From The Price of Everything (INDEPENDENT) –
“Value investing works. Buy bargains.”
– Seth Klarman.
“If I could show you just one chart to illustrate the most important investment theme of 2016,” asks Charlie Morris in the current issue of MoneyWeek, what would it be ? Not the dollar or the price of gold. It would be this:
This log scale chart shows how value stocks worldwide have fared by comparison with growth stocks since 1975. “When the red line is falling, value stocks are underperforming compared to growth, and vice versa when the red line is rising.”
As the chart plainly shows, since 2007 value has underperformed growth. More to the point, value stocks now look exceptionally cheap, whereas growth stocks look particularly expensive.
“..as value investor Rob Arnott of Research Affiliates points out, in the three years to March 31 this year, value stocks in the MSCI World index underperformed growth stocks by nearly 11% – one of the worst showings since 1976. As a result, value now looks cheaper compared to growth than at any time other than during the last two mega-bubbles – the credit bubble that burst in 2008 and the dotcom one of 1999. That spells opportunity. As 2 Arnott says, experience shows that starting valuations similar to those we see today in value stocks have historically led to prolonged, massive outperformance.”
But value means different things to different people. To us, it means high quality businesses with an exceptional history of shareholder returns trading at well below their inherent worth, wherever in the world they might be available. To MSCI, on the other hand, the single largest components of their World Value Index comprise businesses like Microsoft (on a p/e of 23), Exxon Mobil (on a p/e of 28) or General Electric (on a p/e of 30). Those valuations are a little too ‘growth’-like for our tastes. And if those businesses look suspiciously North American in origin, that’s because they are: fully 59% of the MSCI World Value Index is accounted for by US stocks. Admittedly, the largest members of the MSCI World Value Index are not as flamboyantly expensive as those of its World Growth Index, like Facebook (on a p/e of 73) or Amazon (on a p/e of 289).
MSCI’s ‘value’ businesses are also typically gigantic. GE has a market cap of $272 billion. Exxon Mobil sports a market cap of $372 billion. Microsoft enjoys a market cap of over $400 billion. We doubt whether genuine value opportunities will be as well recognised, and as widely covered by the research community, as these corporate leviathans.
Capital growth is one thing. Capital preservation is another. A recent report from the McKinsey Global Institute (‘Diminishing returns: why investors may need to lower their expectations’) suggests that the last three decades have been a golden age for investors; absent extraordinary developments in corporate profitability and perhaps the simultaneous onset of widespread deflation, future returns from both equities and bonds are likely to disappoint anyone used to the 7.9% annualised real returns generated by US and European stocks between the years of 1985 and 2014. Investors may find that the ‘margin of safety’ now offered by true value stocks trumps whatever prospects for future returns reside within the rest of the market – which might indeed be negative.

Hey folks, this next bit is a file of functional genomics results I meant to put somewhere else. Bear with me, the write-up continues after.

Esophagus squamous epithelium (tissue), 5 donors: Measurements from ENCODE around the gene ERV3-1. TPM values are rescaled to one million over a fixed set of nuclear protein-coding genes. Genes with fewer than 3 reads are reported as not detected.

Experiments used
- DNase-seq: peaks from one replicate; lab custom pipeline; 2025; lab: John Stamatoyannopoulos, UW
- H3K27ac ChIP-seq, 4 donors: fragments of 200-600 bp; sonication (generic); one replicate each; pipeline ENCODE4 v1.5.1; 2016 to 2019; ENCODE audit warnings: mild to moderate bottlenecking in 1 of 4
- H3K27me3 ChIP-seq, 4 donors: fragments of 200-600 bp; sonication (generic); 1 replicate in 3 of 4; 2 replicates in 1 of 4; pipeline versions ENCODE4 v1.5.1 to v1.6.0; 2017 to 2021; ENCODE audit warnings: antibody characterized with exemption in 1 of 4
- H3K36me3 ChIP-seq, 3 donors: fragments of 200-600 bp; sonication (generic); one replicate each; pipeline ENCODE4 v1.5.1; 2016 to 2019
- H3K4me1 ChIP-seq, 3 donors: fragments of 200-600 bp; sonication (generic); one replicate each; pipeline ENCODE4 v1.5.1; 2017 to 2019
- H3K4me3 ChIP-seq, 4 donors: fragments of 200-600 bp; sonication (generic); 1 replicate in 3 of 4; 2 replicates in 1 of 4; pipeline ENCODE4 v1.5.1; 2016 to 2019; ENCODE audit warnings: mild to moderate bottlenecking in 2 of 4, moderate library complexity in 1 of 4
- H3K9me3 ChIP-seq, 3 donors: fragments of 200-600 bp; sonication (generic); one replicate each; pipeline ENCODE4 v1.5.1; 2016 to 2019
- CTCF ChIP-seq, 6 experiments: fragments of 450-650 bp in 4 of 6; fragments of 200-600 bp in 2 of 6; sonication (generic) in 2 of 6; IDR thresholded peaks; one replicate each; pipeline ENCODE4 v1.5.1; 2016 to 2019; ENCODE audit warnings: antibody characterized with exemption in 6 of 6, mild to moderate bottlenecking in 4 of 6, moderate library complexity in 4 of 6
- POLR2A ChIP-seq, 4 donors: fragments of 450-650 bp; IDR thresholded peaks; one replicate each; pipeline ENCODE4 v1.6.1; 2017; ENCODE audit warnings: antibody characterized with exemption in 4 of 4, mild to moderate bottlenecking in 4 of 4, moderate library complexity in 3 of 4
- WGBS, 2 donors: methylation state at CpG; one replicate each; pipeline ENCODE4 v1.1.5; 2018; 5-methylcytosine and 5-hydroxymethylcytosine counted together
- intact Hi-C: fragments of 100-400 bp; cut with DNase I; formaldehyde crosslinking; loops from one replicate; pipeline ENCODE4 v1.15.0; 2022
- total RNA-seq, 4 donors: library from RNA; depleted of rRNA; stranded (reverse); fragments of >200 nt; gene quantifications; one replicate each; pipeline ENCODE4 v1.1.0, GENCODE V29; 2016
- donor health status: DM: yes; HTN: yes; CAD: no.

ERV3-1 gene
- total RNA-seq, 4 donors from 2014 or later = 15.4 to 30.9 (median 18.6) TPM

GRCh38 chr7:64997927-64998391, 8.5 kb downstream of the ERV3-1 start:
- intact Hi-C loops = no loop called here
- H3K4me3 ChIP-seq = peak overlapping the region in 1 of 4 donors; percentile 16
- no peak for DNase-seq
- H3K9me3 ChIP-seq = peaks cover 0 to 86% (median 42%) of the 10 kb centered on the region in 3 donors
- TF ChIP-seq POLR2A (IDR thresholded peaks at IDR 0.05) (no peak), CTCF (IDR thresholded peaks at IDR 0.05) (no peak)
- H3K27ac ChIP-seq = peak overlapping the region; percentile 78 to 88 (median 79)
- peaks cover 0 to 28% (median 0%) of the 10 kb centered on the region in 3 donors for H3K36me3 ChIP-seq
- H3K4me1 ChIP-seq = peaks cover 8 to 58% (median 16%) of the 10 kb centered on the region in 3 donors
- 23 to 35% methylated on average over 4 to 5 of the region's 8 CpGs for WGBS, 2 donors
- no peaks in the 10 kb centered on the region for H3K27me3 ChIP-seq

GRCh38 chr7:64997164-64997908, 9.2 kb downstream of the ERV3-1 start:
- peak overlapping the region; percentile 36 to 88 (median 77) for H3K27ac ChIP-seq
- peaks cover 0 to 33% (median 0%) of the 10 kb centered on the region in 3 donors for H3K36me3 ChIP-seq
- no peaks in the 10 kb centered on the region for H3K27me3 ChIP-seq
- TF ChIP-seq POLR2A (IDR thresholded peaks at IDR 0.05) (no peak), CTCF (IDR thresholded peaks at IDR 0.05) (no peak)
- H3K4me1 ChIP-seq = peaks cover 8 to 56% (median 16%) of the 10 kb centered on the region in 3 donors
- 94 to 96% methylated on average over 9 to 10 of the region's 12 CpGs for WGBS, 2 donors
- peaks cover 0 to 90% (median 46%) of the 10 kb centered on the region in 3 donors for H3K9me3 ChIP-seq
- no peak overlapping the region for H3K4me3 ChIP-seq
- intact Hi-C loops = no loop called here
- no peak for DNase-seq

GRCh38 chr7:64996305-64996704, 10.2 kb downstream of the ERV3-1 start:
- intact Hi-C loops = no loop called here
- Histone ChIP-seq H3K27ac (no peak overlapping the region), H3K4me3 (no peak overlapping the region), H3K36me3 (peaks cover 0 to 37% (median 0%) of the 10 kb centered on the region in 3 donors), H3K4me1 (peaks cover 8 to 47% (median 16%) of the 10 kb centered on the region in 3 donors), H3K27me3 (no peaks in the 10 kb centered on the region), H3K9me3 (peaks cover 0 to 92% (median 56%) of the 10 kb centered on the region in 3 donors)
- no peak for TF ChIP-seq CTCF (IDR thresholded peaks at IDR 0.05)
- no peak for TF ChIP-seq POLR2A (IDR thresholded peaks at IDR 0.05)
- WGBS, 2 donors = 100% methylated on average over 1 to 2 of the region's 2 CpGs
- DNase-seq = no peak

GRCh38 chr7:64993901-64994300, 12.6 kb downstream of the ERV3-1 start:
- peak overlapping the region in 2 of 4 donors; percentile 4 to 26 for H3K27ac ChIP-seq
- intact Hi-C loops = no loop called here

The investment case for value over the longer term is compelling. The following chart shows the returns from an initial portfolio of $10,000 invested in the 50 most expensive and the 50 cheapest US stocks as assessed by a variety of corporate metrics, such as price / sales, price / cashflow, price / book and price / earnings, for a period of over 50 years. Those 50 stocks are then rebalanced once a year to ensure that the portfolio continually captures the 50 most expensive, or cheapest, stocks.
Value of $10,000 invested in various strategies for the 52 years ending in
Source: What works on Wall Street, James O’Shaughnessy
The bottom line ? If you had invested your $10,000 in the 50 stocks with the highest price / book ratio in the US market, you would ultimately have ended up with $267,147. That sounds impressive, until you realise what you could have earned by owning the 50 stocks with the lowest price / book ratio in the US market, whereby your $10,000 ended up being worth over $22 million. As Seth Klarman says, value investing works.
But you need to be patient. As Charlie Morris’ article points out, value investing has much in common with contrarian investing, and human beings are simply not hard-wired to run apart from the herd.
I remember that 1999/2000 divergence between value and growth very well. Working then at Merrill Lynch, we identified a classic value opportunity in the form of shares of the savings and loan company Washington Mutual. The company had experienced 17 consecutive quarters of rising dividends; the most recent earnings quarter had been a company record; the stock was trading on a p/e of around 3. As investors at the time were obsessed with all things dotcom, all things not dotcom were being given away, shares of Washington Mutual among them. Over the next 12-18 months we ended up tripling or quadrupling our money on the stock. Washington Mutual is sadly defunct now, but back then it provided a great example of the power of contrarian, value investing.
Growth stocks have had a good and almost unprecedented run. It’s time to cast the net wider. Unconstrained global value probably isn’t the worst idea in the world.